Here's what it is about.
A boy named Theodore Finch who is fascinated by death. Everyday he thinks about new ways of dying and scientific facts about every single suicide methods. But everyday he also finds a new reason to stay alive and awake.
A girl named Violet Markey who is a girl trying to escape from her past by diving directly into the future, counting the days till graduation but not living actually any of them.
Both have a past which keeps hurting them. Theo's dad was a violent father and other students started to call him a freak and V's sister died in a car accident last Spring while Violet survived.
They meet on the ledge of the bell tower at school, it’s unclear who saves whom. And when the unordinary pair teams up on a class project to discover the “natural wonders” the their state, they go, as Finch says, where the road takes them: the grand, the small, the bizarre, the beautiful, the ugly, the surprising– just like life. Soon it’s only with Violet that Finch can be himself- a bold, funny, live-out-loud guy, who’s not such a freak after all. And it’s only with Finch that Violet forgets to count away the days and starts living them. But as Violet’s world grows, Finch’s begins to shrink.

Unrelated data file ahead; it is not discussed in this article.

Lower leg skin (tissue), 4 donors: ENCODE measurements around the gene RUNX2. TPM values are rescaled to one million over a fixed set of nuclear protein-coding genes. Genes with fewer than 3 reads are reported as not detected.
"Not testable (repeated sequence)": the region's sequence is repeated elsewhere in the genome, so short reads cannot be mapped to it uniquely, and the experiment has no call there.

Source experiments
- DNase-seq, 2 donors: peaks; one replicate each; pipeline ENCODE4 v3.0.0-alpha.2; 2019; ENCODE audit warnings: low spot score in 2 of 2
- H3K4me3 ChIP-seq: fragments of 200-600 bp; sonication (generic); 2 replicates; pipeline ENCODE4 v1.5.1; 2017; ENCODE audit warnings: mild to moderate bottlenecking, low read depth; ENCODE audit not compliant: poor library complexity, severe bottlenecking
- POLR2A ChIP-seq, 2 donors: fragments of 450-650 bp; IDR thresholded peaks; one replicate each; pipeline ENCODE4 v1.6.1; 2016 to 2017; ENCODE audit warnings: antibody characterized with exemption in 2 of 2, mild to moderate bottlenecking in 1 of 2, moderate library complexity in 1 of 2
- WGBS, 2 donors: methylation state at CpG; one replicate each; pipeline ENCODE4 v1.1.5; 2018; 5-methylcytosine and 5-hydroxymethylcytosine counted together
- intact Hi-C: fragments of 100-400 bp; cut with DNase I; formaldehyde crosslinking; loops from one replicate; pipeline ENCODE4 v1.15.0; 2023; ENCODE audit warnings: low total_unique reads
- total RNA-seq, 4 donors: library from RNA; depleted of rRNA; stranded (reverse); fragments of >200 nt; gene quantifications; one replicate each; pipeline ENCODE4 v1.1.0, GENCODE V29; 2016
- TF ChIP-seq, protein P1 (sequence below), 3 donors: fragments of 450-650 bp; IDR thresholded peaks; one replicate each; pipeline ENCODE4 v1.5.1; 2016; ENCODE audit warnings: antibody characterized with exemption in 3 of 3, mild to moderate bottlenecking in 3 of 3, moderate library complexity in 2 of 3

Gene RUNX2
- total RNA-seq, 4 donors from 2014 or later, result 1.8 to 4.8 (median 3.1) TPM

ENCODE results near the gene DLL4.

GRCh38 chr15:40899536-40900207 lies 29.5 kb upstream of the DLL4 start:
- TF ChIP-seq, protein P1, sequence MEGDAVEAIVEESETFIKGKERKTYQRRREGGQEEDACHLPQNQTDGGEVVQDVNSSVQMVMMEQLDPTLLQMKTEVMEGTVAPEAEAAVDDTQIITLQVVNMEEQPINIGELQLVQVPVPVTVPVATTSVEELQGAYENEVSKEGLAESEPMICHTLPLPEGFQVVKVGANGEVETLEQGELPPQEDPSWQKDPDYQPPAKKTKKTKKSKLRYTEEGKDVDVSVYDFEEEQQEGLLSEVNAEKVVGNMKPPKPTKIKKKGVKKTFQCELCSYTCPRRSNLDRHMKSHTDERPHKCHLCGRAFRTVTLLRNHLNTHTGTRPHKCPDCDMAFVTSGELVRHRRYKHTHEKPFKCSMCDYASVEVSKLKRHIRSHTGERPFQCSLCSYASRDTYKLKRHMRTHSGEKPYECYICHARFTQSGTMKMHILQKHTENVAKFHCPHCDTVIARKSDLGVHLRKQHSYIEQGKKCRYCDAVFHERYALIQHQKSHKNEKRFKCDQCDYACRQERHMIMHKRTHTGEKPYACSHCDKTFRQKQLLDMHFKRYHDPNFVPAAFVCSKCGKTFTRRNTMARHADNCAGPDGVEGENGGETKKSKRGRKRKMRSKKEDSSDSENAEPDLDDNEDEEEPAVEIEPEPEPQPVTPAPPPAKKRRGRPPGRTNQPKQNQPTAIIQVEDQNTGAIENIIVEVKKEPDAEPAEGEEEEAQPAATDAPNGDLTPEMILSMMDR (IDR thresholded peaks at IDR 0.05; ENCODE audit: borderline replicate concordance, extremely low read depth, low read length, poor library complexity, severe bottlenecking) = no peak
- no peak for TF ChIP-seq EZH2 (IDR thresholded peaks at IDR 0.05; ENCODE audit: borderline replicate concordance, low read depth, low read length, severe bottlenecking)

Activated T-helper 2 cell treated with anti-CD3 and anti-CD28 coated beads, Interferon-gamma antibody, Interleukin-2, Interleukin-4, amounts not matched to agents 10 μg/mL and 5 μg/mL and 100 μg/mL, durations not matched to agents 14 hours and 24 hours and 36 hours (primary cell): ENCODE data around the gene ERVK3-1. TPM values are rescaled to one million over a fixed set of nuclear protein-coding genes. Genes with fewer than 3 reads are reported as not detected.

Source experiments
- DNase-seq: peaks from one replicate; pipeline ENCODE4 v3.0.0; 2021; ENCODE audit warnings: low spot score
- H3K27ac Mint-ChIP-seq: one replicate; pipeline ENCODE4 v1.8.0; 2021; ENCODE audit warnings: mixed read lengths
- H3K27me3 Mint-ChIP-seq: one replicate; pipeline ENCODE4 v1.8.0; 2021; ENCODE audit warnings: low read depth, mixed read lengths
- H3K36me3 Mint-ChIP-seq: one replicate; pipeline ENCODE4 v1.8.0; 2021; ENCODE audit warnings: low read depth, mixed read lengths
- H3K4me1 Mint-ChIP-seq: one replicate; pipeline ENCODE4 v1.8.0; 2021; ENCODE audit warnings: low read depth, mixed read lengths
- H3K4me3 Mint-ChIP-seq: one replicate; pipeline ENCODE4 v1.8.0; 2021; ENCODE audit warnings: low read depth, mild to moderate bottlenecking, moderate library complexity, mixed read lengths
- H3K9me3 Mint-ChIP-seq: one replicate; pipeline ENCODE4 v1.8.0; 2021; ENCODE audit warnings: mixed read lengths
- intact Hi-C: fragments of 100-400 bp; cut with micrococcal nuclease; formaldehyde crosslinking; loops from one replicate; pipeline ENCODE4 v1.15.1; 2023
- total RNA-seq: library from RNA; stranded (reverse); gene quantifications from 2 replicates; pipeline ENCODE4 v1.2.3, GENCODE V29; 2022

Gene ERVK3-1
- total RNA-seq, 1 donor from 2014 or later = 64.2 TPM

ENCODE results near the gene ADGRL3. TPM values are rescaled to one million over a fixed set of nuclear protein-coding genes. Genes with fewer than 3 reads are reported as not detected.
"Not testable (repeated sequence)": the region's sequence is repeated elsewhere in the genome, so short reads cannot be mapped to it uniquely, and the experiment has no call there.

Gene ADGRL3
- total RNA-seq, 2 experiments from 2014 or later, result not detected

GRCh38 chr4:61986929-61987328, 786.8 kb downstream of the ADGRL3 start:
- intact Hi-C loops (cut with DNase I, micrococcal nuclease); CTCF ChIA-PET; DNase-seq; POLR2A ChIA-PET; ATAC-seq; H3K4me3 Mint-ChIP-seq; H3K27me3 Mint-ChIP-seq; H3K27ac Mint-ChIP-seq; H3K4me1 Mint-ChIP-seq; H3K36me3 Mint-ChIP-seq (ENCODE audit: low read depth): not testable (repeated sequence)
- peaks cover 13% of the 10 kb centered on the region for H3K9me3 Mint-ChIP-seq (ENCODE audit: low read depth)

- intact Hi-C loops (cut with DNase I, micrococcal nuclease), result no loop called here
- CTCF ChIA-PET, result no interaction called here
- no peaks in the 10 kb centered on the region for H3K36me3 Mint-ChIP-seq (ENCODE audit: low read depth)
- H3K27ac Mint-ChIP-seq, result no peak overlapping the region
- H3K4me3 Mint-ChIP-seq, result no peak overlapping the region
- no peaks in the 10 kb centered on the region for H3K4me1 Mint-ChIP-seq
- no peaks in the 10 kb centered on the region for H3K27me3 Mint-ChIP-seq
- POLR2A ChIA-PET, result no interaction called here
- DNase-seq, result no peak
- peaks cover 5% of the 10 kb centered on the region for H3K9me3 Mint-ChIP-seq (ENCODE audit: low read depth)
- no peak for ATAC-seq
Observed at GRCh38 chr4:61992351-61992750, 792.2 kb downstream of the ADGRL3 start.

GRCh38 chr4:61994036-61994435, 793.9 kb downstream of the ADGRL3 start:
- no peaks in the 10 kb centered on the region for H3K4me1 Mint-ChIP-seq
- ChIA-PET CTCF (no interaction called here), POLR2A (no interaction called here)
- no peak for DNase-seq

I heard very mixed reviews on this book. While I actually enjoyed it, I understand why some may find it irritating or annoying. I guess it's not a book for everyone, but I respect others' opinions.
Here's what I think about it and why I'd give it 3.75 stars.
I realized pretty early while I was reading this book that the characters were quite stereotyped. They both dealt with a lot of crap in their life and they did not deserve it, like everyone else who handles these illness. In fact, that's what I think: their mental issues and suicidal thoughts were louder in the story than the characters themselves. I wasn't reading about a story of a boy and girl who struggle with their life. I was reading about how mental health afflicted a boy and how an unexpected death changed a girl's life forever. The main protagonists were their illnesses. There wasn't a lot more than their depression.